Belts and Hoses

Happily Ever After With Your Car

If you want to add more years to the relationship between you and your car, give it a little extra attention this Valentine’s Day in the form of an oil change, tune-up or other loving service to make sure it runs happily ever after. Just a little extra care can lead to a longer life for your car.

There’s no debating the value of preventive maintenance to keep your car running efficiently.By giving your vehicle a little more attention now, you’ll avoid the heartbreak and unexpected expense of car trouble down the road.

Green Your Vehicle Routine

The Car Care Council suggests you “green your routine” when it comes to your car and offers five ways you and your vehicle can help protect the environment and save at the pump.

“Basic vehicle maintenance goes a long way toward protecting the environment, and it can keep more ‘green’ in your wallet through better fuel economy,” said Rich White, executive director, Car Care Council. “Vehicle owners who do their own maintenance should remember to recycle or properly dispose of fluids and other vehicle components, including used motor oil, tires and batteries.”

Vehicle Care Tips Combat Skyrocketing Gas Prices

October is Fall Car Care Month, and the Car Care Council recommends the following ways to fight rising gas prices:

The No-Fail Valentine’s Day Gift

Giving the gift of tender loving care to one’s vehicle will pay off in terms of dependability and performance this Valentine’s Day, according to the Car Care Council.

“When that gift translates into maintenance, motorists can expect a positive and tangible response from their vehicle in terms of dependability and performance,” said Rich White of the Car Care Council.

Vehicle Neglect Takes the "Pun" Out of Thanksgiving

Don’t let soaring gas prices gobble up your hard earned money this Thanksgiving weekend; carve out some time to perform some simple fixins on your vehicle for better gas mileage, advises the Car Care Council. Or how about:

Ghouls and Goblins Make Halloween Driving Spooky

For motorists, the spooky part about Halloween is that little ghouls and goblins often dress in dark colors and in costumes that cover their eyes, and some get so excited they simply forget road safety rules. To help keep trick-or-treaters as safe as possible, the Car Care Council reminds motorists to drive slowly, especially through neighborhoods, to be extra careful when entering or exiting driveways or alleyways, and make sure the vehicle’s brakes and lights work properly.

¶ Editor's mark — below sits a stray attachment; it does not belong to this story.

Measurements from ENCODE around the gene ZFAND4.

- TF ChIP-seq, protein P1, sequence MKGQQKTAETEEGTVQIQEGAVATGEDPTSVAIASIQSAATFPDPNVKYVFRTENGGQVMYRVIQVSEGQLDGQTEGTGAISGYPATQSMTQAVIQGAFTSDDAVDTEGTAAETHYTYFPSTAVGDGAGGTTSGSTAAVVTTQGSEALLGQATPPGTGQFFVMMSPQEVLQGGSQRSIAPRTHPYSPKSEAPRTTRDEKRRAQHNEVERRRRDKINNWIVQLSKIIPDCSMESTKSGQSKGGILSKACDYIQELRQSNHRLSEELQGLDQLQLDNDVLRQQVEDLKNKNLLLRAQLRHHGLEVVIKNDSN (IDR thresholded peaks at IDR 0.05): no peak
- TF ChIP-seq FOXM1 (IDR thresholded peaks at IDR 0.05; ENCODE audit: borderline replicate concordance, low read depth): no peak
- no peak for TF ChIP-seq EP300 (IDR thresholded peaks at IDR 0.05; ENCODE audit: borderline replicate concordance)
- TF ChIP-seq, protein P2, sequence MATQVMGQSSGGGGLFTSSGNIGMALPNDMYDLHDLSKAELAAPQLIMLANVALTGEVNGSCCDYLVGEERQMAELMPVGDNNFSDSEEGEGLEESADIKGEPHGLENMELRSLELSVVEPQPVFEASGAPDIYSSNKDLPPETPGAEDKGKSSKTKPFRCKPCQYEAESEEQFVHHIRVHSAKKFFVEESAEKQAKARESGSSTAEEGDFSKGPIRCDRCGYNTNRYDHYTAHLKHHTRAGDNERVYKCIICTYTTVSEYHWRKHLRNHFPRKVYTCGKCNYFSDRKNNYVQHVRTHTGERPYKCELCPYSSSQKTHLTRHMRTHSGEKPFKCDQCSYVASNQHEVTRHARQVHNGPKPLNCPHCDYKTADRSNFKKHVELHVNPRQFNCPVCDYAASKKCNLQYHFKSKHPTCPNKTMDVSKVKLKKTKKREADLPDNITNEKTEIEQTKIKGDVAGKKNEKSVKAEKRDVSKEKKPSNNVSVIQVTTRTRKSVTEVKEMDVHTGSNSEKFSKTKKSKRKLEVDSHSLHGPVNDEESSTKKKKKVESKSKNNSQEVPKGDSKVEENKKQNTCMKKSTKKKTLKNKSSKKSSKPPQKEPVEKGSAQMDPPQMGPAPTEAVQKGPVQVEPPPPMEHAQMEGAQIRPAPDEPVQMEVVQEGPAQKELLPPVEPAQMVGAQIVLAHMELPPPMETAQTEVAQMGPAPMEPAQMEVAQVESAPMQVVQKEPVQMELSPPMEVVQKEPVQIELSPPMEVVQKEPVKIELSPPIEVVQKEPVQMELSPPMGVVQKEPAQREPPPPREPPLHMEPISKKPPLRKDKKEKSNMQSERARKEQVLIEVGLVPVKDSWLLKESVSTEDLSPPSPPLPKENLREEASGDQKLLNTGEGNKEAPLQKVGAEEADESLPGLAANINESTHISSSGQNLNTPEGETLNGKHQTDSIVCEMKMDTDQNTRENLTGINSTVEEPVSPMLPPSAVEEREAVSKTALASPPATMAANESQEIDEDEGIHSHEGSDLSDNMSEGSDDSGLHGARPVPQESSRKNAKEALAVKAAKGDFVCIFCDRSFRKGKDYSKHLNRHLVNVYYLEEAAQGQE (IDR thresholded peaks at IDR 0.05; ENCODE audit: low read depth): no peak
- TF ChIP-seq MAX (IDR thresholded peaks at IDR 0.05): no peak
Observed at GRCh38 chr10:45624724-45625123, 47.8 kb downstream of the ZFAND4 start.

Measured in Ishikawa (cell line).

Fall into a Vehicle Maintenance Program

October is Fall Car Care Month, the perfect time to fall into a vehicle maintenance program and get your car ready for the challenges of harsh winter weather.

“A thorough inspection of your vehicle during Fall Car Care Month will go a long way toward ensuring safety and dependability when temperatures drop and severe winter weather strikes,” said Rich White, executive director, Car Care Council. “A routine maintenance program also makes financial sense, extending useful vehicle life and helping avoid costly repairs down the road.”

Don’t Let Your Thanksgiving Road Trip be a Turkey

One way to ensure you will get to dinner in time for turkey on Thanksgiving weekend is by making sure that the vehicle you will be driving is running well. A 10-minute pre-trip check is small potatoes compared to a big helping of inconvenience if you break down many miles away from home.

Caring for Your Car During Summer

Summer can be tough on cars, especially during high temperatures when heat can destroy batteries and stress the cooling system and tires. As a precaution, these vehicle components should be checked periodically during summer to help avoid breakdowns and car problems, according to the Car Care Council.

Timing Belt: Out of Sight and Mind

Remember when cars used to have at least several rubber belts under the hood? Called “fan” belts or drive belts, they’ve been replaced on most late model vehicles with a single, “serpentine” drive belt. Another belt under the hood of most cars is hidden under a cover at the front of the engine. It’s the timing belt, often overlooked during routine maintenance.


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